The origin of castes in social insects: examining the diapause ground plan hypothesis in bumblebees
Etya Amsalem, Etya Amsalem
Pennsylvania State University, US; Pennsylvania State University, USA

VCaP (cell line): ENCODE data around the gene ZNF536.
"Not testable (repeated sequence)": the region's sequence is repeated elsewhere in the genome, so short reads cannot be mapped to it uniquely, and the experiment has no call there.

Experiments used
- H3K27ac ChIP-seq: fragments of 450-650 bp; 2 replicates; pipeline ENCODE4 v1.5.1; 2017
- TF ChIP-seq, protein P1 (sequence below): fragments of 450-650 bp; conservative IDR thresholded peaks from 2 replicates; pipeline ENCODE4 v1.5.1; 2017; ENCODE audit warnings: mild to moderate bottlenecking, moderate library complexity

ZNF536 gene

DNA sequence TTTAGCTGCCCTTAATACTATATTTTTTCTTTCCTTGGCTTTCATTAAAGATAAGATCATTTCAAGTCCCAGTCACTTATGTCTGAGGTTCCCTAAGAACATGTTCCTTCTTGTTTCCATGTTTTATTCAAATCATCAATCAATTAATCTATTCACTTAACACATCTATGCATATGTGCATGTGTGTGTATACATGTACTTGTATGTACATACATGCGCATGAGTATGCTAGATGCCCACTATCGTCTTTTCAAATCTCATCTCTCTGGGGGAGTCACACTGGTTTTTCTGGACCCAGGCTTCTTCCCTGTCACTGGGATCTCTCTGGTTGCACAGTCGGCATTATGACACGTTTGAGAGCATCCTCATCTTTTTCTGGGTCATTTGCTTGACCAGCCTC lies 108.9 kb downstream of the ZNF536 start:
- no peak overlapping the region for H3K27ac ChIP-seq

Diapause is a critical period and bottleneck for survival in both social and non-social insects. While the physiological and molecular changes associated with diapause are well conserved, the pathways regulating diapause in social insects are hypothesized to have been co-opted to regulate the divergence of castes, characterized by sterile workers and fecund queens that differ mainly by their size and ability to diapause. The Diapause Ground Plan Hypothesis (DGPH; Hunt, 2006), proposes that caste differentiation is driven by an ancestral diapause genetic and physiological signature, with sterile workers exhibiting a reproductive-like signature of a solitary ancestor that emerged early in the season, and queens exhibiting a diapause-like signature of a solitary ancestor that emerged late in the season. Previous studies have demonstrated the DGPH in Polistes wasps but its applicability to other species remained unclear. Bombus impatiens represents an excellent system to examine the DGPH due to its annual life cycle. The worker force is built progressively, and gynes, which are 3 times larger than workers, are produced towards the end of the season and are capable to survive the winter. We compared gynes, early and late emerging workers across the colony life cycle and hypothesized that early-emerging workers have a larger reproductive capacity, while late-emerging workers and gynes show a diapause-signature, evidenced by increased tolerance to cold, larger lipid reserves, and a genetic signature of genes regulating diapause such as insulin-related and storage proteins. Our findings partially support the DGPH and highlight intrinsic factors in queens that are important for survival during diapause. Bumblebees provide critical worldwide commercial and wild pollination services; however, populations of many bumblebee species are declining. An improved understanding of diapause will be necessary to conserving of both wild and managed bumblebee populations.